I love Mallees, obviously hence my business name, and Western Australia has an amazing array of these characteristic Eucalypts. As part of my recent trip to WA I stayed in an area called Dryandra, a short drive south east of Perth. We stayed in the Dryandra Forest and within this area there was the iconic Eucalpytus rodantha or Rose Mallee.
I found a stand of these in a arboretum near where we were staying, they varied in colour from deep blood red through to lighter pinks. They were growing in soil that was damp with recent rains and didn’t appear to be draining very well.
Eucalyptus rhodantha grows to about 4 metres tall and has a low spreading habit as you can see above, it grows well in Western Australia with hot dry summers and cool wet winters, not worth even trying here on the east coast of Australia. I love the huge gum nuts it produces.
Another really gorgeous Mallee in the Arboretum was the book leaf Mallee or Eucalyptus kruseana, this Eucalypt has the flowers squeezed in-between the leaves like the pages of a book.
It also produces rather attractive gum nuts, which are showy in their own way.
Eucalyptus kruseana is endemic to only three hilly areas around Kalgoorlie in Western Australia, it will be happy to grow in central and south Australia. This Mallee also has very showy peeling bark and the foliage is popular for florists.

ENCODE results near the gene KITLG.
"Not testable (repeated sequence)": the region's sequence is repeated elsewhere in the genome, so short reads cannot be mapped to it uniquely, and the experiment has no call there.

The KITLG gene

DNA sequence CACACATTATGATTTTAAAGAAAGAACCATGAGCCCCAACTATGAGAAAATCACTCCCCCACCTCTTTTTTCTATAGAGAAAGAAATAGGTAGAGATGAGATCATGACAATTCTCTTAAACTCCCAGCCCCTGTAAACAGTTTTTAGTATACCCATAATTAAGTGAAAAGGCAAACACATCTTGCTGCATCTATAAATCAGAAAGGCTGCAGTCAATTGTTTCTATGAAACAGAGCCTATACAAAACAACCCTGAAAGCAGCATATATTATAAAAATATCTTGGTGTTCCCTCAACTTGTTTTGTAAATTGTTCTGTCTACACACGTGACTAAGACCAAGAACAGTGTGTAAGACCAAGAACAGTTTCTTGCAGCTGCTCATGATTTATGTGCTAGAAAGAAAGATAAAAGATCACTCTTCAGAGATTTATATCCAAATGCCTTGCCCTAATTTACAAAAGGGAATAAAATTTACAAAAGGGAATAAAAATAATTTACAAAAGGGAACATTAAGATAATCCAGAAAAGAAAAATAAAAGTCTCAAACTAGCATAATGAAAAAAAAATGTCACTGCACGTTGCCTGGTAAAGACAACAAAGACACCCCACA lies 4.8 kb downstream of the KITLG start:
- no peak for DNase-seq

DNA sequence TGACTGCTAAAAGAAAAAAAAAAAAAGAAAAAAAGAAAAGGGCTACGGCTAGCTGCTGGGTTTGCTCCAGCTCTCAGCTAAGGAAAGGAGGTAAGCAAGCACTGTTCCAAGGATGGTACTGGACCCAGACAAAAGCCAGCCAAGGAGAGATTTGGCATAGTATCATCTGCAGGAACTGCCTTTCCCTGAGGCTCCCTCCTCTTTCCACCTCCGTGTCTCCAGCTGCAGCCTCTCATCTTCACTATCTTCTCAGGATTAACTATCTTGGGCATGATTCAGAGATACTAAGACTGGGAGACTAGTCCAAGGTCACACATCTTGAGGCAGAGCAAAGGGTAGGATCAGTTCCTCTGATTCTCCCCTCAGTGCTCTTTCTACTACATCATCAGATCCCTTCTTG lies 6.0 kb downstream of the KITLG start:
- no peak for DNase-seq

In the images below you can see Eucalyptus orbifolia, this one interests me as there is a new grafted Eucalyptus ‘Coral Princess’ grafted ceasia x orbifolia, that came on the market a couple of years ago.
These specimens were only lightly flowering, but these small numbers of opening buds were already attracting plenty of bees.
And again, very cool gum nuts 😉
The striking leaves are contrast beautifully with the red stems, some of the new leaves are even love heart shaped.
Eucalyptus orbifolia has very similar bark to Eucalyptus ceasia, maybe thats why they crossed them? I am not sure but ‘Coral Princess’ has pink flower in an orbifolia shape, with orbifolia leaves.
And last but not least there was a forest of Eucalyptus caesia, growing in healthy clumps, its just not fair!
So hard to grow here! Seeing all these happy Mallees really did make me realise that one day I will need to have a garden in Western Australia 🙂